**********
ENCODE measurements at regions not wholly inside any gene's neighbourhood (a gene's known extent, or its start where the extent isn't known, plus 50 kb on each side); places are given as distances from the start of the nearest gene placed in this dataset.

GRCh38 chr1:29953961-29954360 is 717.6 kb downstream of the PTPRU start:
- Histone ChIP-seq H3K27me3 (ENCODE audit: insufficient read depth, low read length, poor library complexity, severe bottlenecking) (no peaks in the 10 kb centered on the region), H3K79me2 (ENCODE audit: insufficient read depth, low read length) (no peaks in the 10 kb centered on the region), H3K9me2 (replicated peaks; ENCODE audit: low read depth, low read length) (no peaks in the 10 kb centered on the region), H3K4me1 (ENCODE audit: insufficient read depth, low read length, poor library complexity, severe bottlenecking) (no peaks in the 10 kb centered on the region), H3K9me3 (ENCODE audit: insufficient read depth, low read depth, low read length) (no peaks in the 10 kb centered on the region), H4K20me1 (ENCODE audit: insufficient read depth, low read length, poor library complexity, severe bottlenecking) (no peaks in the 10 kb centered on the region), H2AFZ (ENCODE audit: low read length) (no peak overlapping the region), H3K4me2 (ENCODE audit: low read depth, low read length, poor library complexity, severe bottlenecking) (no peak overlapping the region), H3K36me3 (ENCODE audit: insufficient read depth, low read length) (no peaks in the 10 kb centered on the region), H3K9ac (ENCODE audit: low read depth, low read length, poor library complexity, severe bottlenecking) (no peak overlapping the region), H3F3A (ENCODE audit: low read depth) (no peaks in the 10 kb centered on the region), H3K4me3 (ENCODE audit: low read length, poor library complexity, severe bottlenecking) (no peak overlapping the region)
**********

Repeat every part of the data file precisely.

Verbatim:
ENCODE measurements at regions not wholly inside any gene's neighbourhood (a gene's known extent, or its start where the extent isn't known, plus 50 kb on each side); places are given as distances from the start of the nearest gene placed in this dataset.

GRCh38 chr1:29953961-29954360 is 717.6 kb downstream of the PTPRU start:
- Histone ChIP-seq H3K27me3 (ENCODE audit: insufficient read depth, low read length, poor library complexity, severe bottlenecking) (no peaks in the 10 kb centered on the region), H3K79me2 (ENCODE audit: insufficient read depth, low read length) (no peaks in the 10 kb centered on the region), H3K9me2 (replicated peaks; ENCODE audit: low read depth, low read length) (no peaks in the 10 kb centered on the region), H3K4me1 (ENCODE audit: insufficient read depth, low read length, poor library complexity, severe bottlenecking) (no peaks in the 10 kb centered on the region), H3K9me3 (ENCODE audit: insufficient read depth, low read depth, low read length) (no peaks in the 10 kb centered on the region), H4K20me1 (ENCODE audit: insufficient read depth, low read length, poor library complexity, severe bottlenecking) (no peaks in the 10 kb centered on the region), H2AFZ (ENCODE audit: low read length) (no peak overlapping the region), H3K4me2 (ENCODE audit: low read depth, low read length, poor library complexity, severe bottlenecking) (no peak overlapping the region), H3K36me3 (ENCODE audit: insufficient read depth, low read length) (no peaks in the 10 kb centered on the region), H3K9ac (ENCODE audit: low read depth, low read length, poor library complexity, severe bottlenecking) (no peak overlapping the region), H3F3A (ENCODE audit: low read depth) (no peaks in the 10 kb centered on the region), H3K4me3 (ENCODE audit: low read length, poor library complexity, severe bottlenecking) (no peak overlapping the region)